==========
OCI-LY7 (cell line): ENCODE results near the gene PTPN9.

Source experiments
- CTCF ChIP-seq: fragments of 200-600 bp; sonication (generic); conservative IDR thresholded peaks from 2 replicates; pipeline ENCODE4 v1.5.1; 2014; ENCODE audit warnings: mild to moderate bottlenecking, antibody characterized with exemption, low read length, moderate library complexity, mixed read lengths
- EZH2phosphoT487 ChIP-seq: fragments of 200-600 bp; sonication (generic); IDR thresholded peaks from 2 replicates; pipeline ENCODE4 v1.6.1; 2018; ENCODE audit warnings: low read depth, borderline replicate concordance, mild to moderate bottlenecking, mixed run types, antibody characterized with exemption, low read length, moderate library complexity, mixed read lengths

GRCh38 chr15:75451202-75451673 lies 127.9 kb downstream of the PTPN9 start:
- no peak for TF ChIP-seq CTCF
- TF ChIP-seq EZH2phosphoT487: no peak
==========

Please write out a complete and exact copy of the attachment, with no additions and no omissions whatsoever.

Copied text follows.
OCI-LY7 (cell line): ENCODE results near the gene PTPN9.

Source experiments
- CTCF ChIP-seq: fragments of 200-600 bp; sonication (generic); conservative IDR thresholded peaks from 2 replicates; pipeline ENCODE4 v1.5.1; 2014; ENCODE audit warnings: mild to moderate bottlenecking, antibody characterized with exemption, low read length, moderate library complexity, mixed read lengths
- EZH2phosphoT487 ChIP-seq: fragments of 200-600 bp; sonication (generic); IDR thresholded peaks from 2 replicates; pipeline ENCODE4 v1.6.1; 2018; ENCODE audit warnings: low read depth, borderline replicate concordance, mild to moderate bottlenecking, mixed run types, antibody characterized with exemption, low read length, moderate library complexity, mixed read lengths

GRCh38 chr15:75451202-75451673 lies 127.9 kb downstream of the PTPN9 start:
- no peak for TF ChIP-seq CTCF
- TF ChIP-seq EZH2phosphoT487: no peak